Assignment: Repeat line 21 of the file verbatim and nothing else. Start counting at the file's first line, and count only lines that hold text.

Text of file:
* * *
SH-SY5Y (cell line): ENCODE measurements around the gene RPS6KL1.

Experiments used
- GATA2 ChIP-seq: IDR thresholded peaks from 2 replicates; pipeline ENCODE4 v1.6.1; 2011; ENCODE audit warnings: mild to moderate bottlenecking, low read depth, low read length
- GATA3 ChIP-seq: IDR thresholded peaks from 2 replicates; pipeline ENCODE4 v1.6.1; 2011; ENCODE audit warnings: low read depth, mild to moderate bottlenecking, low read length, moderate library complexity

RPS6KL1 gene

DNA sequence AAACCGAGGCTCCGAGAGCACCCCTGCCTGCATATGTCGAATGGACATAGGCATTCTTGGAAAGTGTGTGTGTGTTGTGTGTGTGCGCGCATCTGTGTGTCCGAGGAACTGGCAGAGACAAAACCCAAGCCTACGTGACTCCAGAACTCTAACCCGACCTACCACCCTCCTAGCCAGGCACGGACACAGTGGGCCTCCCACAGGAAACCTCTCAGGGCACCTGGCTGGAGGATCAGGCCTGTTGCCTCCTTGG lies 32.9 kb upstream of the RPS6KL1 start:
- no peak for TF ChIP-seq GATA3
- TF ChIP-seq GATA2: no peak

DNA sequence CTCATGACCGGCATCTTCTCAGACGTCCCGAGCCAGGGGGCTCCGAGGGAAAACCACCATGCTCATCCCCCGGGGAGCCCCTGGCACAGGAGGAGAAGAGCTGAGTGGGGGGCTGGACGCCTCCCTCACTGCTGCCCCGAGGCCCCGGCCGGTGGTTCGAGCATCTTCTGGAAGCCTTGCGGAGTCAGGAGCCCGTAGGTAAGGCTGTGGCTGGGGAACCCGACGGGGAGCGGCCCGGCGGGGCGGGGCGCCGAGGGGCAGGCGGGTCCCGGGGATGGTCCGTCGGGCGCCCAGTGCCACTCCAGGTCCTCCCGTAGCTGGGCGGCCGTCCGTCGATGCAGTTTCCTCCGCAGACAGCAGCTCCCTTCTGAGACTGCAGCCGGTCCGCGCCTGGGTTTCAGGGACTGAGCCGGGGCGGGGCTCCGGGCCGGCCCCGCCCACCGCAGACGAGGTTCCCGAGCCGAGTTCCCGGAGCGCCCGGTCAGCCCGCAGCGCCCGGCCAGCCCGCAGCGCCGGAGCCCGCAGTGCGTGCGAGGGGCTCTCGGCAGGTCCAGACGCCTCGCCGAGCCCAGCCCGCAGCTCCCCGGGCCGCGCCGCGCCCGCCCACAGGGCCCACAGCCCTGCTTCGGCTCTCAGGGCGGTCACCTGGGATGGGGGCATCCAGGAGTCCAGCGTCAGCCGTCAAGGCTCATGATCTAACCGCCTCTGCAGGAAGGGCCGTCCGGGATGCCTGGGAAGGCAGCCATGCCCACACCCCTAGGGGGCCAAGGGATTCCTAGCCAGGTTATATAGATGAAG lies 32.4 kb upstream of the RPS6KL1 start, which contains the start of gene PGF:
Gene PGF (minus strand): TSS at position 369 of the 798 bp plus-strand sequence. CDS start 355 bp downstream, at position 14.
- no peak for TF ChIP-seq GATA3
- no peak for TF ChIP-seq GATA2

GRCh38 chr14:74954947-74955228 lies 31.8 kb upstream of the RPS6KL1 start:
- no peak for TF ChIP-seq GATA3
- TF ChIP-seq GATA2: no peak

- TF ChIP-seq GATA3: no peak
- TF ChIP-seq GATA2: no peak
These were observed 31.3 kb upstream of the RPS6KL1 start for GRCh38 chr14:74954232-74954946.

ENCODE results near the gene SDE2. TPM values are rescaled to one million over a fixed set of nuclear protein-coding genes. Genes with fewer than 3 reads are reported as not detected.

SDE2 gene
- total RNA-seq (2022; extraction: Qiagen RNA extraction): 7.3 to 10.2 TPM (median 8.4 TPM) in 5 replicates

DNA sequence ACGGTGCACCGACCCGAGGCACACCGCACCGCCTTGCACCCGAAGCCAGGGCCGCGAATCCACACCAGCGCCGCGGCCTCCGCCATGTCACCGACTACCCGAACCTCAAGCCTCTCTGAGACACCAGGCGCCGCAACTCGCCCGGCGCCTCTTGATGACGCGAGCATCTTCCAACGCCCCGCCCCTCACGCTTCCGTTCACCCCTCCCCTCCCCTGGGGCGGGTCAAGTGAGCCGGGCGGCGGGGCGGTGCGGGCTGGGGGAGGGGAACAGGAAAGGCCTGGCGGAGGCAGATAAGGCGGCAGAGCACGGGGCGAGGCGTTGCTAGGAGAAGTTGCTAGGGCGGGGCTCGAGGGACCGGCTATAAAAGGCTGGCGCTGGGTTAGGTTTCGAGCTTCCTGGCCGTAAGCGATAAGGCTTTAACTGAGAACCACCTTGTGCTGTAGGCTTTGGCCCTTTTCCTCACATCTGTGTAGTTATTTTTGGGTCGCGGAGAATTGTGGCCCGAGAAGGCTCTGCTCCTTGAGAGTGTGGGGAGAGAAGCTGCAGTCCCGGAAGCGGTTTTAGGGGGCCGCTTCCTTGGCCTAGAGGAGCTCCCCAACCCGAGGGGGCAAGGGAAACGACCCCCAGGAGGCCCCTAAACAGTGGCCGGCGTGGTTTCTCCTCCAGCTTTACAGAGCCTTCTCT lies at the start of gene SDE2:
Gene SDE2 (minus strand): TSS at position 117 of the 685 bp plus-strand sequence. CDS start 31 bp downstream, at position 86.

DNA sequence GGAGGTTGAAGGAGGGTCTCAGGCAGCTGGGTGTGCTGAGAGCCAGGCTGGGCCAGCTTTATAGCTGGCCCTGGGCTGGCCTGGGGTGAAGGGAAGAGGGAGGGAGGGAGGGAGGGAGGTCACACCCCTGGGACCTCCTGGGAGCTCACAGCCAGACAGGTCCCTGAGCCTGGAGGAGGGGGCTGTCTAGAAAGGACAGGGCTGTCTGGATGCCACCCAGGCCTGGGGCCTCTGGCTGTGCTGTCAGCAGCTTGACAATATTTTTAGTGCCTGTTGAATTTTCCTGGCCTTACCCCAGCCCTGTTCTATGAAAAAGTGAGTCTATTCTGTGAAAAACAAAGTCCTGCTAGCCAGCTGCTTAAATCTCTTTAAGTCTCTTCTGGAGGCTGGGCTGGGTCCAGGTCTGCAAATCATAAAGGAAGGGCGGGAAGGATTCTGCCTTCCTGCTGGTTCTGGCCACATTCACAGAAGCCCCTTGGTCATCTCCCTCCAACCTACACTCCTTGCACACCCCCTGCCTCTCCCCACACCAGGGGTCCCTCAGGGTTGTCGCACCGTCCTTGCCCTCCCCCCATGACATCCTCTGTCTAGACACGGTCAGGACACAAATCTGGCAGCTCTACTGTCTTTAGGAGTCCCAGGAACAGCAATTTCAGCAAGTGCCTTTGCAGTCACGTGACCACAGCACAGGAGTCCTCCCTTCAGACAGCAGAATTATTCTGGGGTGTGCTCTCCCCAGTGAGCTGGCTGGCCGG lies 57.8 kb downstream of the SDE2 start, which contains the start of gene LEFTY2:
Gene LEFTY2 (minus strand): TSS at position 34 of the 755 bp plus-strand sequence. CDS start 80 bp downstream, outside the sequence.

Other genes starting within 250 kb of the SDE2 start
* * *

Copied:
- total RNA-seq (2022; extraction: Qiagen RNA extraction): 7.3 to 10.2 TPM (median 8.4 TPM) in 5 replicates